Differential parenting of African American adolescents as an explanation for gender disparities in achievement

Fatima Varner*, Jelani Mandara

*Corresponding author for this work

Research output: Contribution to journalArticlepeer-review

25 Scopus citations

Abstract

Differential parenting based on gender and birth order status was examined as an explanation for the achievement differences between African American males and females. In a sample of 796 African American adolescents from the MADICS study, girls were found to have much higher GPAs and test scores compared with boys. Girls reported receiving more monitoring, communication, and rule enforcement, but less autonomy in decision making than later-born boys. Mothers also reported higher expectations for girls than boys. A significant percent of the GPA and test score gap was accounted for by the parenting differences in both married and single mother-headed households. It was concluded that reducing differential parenting could help narrow gender differences in achievement among African American adolescents.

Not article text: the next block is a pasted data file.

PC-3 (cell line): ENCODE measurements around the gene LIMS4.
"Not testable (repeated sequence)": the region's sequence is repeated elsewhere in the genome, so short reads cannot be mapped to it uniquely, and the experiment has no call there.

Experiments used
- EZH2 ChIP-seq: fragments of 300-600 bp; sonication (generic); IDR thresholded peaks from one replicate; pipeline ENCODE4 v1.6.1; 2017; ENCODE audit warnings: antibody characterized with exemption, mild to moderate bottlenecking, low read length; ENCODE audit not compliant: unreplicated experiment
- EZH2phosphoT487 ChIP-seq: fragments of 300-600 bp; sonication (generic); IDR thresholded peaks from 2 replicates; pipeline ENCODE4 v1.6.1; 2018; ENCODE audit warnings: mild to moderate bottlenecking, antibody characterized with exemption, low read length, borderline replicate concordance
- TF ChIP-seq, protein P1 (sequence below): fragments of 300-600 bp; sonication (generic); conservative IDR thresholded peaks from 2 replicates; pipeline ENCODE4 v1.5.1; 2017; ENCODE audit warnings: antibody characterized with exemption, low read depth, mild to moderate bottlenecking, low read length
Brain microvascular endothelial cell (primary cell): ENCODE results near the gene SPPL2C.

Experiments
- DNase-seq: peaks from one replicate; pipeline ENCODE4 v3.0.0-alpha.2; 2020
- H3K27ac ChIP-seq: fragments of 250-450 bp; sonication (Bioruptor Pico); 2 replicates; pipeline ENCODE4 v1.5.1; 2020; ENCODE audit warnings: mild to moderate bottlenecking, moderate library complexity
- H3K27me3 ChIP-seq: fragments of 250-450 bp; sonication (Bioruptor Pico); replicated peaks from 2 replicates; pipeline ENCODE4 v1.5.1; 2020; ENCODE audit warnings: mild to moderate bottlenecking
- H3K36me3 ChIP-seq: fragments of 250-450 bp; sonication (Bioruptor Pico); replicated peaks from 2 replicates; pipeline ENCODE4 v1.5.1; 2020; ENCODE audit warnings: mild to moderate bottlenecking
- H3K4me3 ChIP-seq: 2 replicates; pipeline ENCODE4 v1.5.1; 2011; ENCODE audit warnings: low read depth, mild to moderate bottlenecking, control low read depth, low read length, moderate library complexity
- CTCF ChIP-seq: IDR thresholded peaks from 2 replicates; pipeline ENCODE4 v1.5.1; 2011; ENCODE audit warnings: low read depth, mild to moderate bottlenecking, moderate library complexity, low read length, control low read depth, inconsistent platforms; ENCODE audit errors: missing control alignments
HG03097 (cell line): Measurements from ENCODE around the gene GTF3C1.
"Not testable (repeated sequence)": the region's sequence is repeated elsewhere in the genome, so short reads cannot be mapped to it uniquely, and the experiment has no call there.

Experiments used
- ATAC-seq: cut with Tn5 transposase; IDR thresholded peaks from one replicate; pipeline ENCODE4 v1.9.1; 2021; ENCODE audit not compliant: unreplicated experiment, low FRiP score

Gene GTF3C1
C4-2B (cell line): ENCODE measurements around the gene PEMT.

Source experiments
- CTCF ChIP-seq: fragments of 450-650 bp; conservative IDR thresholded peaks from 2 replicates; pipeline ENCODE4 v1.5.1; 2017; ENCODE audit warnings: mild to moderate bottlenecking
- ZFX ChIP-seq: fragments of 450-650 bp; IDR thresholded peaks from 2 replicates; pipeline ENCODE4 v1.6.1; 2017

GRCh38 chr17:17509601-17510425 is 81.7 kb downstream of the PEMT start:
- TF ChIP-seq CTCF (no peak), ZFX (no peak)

Original languageEnglish (US)
Pages (from-to)667-680
Number of pages14
JournalJournal of Research on Adolescence
Volume24
Issue number4
DOIs
StatePublished - Dec 1 2014

ASJC Scopus subject areas

  • Cultural Studies
  • Developmental and Educational Psychology
  • Social Sciences (miscellaneous)
  • Behavioral Neuroscience

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